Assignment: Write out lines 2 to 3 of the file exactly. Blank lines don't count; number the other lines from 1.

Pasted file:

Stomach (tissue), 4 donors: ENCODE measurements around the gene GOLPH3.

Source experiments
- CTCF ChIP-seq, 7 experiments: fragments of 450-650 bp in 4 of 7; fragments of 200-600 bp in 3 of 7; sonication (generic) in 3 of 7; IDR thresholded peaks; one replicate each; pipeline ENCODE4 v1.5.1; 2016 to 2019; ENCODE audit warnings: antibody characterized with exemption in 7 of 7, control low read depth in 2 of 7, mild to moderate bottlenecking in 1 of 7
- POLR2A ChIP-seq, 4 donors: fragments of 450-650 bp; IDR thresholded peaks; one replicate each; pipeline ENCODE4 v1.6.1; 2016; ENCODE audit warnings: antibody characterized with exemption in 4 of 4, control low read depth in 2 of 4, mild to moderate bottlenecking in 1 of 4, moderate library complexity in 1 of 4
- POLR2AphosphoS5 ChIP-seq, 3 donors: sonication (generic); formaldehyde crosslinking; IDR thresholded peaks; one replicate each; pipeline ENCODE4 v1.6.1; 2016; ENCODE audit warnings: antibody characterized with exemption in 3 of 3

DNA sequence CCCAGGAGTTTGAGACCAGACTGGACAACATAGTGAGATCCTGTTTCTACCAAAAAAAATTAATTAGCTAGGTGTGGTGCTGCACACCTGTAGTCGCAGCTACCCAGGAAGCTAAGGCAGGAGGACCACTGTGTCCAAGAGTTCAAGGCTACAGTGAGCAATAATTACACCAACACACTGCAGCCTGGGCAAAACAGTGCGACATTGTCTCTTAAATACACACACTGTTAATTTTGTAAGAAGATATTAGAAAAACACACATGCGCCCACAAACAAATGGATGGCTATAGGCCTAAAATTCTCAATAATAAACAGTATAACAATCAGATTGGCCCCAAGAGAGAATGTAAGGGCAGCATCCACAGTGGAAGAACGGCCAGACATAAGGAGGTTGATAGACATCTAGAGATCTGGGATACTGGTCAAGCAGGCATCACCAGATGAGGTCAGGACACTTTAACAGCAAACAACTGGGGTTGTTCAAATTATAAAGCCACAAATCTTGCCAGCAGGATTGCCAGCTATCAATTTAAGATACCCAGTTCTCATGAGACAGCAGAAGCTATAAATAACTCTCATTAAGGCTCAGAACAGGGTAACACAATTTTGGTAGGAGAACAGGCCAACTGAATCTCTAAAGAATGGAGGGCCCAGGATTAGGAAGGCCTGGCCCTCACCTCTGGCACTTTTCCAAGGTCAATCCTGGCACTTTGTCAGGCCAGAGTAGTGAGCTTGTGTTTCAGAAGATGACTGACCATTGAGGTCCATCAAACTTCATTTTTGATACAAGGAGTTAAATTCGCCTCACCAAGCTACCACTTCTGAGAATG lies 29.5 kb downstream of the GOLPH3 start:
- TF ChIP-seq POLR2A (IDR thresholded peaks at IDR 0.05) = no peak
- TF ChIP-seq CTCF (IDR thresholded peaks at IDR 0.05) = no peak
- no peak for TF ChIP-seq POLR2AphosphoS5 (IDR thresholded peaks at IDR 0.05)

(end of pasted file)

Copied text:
Source experiments
- CTCF ChIP-seq, 7 experiments: fragments of 450-650 bp in 4 of 7; fragments of 200-600 bp in 3 of 7; sonication (generic) in 3 of 7; IDR thresholded peaks; one replicate each; pipeline ENCODE4 v1.5.1; 2016 to 2019; ENCODE audit warnings: antibody characterized with exemption in 7 of 7, control low read depth in 2 of 7, mild to moderate bottlenecking in 1 of 7